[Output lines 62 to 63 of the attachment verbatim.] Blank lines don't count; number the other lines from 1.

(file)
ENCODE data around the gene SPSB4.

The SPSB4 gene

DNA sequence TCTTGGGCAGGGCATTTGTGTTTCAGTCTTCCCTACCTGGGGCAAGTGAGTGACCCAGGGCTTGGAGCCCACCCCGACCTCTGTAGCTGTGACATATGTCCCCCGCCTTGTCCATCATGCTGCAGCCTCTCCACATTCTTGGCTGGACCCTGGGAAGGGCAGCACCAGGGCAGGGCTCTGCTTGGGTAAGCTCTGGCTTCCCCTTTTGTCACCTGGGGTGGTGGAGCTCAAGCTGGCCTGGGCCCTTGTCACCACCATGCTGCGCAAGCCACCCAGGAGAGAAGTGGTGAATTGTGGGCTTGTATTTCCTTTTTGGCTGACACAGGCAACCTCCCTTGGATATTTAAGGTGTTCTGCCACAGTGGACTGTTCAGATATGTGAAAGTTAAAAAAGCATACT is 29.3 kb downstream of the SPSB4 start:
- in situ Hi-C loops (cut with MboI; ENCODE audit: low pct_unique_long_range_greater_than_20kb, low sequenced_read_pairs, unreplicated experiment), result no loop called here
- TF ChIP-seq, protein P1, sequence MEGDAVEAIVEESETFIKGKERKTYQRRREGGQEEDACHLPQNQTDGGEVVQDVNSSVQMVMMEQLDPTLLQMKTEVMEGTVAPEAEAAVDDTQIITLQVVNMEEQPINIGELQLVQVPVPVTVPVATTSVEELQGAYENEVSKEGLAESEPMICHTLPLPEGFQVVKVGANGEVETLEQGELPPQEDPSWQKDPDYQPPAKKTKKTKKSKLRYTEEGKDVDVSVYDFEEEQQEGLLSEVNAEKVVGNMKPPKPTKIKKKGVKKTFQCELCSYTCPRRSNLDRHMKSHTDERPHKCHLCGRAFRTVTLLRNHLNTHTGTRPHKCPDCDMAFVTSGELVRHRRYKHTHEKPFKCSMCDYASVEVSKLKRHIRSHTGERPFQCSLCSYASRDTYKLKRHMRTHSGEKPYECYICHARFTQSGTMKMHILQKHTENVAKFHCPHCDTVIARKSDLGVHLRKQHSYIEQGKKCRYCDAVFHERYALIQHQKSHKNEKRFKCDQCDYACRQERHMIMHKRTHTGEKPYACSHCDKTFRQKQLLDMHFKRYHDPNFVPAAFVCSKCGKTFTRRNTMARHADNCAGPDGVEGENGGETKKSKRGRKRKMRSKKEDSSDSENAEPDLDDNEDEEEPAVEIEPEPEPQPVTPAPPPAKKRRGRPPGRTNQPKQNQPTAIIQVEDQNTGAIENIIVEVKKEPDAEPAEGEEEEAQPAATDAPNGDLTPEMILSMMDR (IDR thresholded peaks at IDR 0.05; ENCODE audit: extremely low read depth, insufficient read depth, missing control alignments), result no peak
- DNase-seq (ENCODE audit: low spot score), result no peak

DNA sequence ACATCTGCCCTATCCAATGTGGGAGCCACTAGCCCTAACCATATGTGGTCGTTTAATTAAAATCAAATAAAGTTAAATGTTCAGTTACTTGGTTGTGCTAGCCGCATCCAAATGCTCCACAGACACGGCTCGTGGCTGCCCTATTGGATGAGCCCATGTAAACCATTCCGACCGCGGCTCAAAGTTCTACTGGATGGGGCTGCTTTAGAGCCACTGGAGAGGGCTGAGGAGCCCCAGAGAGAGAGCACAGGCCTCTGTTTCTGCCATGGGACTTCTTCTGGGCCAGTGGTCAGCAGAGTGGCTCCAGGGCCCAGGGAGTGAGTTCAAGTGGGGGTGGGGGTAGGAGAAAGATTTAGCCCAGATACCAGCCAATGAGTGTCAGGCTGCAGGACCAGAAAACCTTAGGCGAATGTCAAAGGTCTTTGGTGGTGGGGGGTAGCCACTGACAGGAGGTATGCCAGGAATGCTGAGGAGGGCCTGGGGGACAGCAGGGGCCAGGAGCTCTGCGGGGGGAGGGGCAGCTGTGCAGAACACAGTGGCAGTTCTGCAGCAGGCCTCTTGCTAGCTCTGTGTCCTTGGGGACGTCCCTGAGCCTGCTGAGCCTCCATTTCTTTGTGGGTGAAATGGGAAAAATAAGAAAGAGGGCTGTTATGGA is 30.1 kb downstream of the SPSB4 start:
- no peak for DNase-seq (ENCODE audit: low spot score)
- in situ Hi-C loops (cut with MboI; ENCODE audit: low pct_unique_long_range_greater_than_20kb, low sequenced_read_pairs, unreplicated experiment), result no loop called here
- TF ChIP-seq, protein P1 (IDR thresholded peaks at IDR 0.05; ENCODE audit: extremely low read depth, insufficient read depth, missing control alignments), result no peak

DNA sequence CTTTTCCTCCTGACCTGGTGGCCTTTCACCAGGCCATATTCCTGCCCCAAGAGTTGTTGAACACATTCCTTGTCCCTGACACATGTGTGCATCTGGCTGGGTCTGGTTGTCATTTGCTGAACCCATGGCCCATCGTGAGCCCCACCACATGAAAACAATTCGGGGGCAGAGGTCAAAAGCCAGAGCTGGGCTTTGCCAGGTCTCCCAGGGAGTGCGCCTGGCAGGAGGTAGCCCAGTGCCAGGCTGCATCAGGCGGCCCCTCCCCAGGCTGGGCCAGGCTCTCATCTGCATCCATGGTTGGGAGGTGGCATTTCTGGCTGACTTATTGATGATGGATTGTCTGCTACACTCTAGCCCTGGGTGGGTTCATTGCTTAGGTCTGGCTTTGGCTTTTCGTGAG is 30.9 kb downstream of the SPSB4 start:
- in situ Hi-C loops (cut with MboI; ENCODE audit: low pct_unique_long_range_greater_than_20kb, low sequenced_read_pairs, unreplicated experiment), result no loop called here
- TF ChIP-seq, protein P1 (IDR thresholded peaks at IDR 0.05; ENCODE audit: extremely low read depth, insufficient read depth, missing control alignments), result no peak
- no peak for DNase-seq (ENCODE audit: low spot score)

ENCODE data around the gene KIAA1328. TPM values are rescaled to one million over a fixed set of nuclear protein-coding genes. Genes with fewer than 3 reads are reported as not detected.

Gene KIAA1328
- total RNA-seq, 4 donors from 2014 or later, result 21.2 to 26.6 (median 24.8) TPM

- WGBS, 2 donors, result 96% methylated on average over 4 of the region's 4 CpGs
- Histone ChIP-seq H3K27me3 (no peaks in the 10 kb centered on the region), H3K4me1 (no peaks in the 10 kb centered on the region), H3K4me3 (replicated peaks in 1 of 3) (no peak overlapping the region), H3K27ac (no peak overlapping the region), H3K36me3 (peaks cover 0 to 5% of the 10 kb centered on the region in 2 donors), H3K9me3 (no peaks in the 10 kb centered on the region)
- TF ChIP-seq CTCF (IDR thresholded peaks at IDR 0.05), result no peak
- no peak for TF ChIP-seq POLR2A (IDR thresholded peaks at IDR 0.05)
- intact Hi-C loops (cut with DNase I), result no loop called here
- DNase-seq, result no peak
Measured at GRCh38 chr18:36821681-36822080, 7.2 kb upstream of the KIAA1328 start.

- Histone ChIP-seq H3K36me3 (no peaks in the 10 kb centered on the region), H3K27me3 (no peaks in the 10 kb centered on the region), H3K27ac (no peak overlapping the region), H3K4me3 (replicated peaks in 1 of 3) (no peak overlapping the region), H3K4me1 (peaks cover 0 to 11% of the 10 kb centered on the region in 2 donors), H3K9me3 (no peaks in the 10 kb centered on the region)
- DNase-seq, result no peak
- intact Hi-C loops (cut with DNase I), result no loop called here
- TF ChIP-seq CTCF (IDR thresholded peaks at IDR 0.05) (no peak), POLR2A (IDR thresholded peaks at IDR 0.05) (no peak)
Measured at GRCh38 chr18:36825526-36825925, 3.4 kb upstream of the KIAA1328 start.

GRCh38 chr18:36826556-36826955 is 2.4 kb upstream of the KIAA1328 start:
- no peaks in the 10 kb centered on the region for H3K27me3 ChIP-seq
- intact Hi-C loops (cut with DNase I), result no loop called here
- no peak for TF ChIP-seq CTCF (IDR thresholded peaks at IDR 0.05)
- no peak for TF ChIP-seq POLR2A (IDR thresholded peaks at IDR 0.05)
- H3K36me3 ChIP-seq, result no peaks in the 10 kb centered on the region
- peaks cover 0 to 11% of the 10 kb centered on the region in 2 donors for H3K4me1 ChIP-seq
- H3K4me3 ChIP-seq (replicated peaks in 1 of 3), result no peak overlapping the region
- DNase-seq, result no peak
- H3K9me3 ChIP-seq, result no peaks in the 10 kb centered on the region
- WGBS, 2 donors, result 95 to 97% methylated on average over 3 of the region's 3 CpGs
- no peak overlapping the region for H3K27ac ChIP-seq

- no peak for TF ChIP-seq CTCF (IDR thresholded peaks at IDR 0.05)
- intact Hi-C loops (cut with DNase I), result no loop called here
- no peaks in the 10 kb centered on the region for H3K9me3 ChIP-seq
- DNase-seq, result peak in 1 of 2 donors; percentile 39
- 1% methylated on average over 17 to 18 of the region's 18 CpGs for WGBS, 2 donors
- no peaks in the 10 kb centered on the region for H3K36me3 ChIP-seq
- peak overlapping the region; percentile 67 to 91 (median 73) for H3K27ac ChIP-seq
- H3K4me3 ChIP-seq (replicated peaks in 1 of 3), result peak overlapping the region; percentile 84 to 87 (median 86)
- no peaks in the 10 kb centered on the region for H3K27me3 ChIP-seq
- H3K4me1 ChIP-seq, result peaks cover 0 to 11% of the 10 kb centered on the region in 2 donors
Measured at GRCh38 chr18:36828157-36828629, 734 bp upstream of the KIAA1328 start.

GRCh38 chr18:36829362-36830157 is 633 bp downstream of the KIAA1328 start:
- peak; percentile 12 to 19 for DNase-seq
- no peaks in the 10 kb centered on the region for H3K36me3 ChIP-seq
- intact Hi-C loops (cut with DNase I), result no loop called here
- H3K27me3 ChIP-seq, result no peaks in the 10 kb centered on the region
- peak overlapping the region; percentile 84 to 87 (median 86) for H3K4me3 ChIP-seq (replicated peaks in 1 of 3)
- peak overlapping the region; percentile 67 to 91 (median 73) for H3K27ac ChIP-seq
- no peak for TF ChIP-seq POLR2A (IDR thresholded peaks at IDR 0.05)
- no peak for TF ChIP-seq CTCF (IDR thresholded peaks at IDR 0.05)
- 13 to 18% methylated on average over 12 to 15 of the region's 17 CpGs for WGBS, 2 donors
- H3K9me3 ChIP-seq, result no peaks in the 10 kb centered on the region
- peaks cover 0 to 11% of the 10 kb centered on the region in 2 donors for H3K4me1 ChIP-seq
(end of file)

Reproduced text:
- 13 to 18% methylated on average over 12 to 15 of the region's 17 CpGs for WGBS, 2 donors
- H3K9me3 ChIP-seq, result no peaks in the 10 kb centered on the region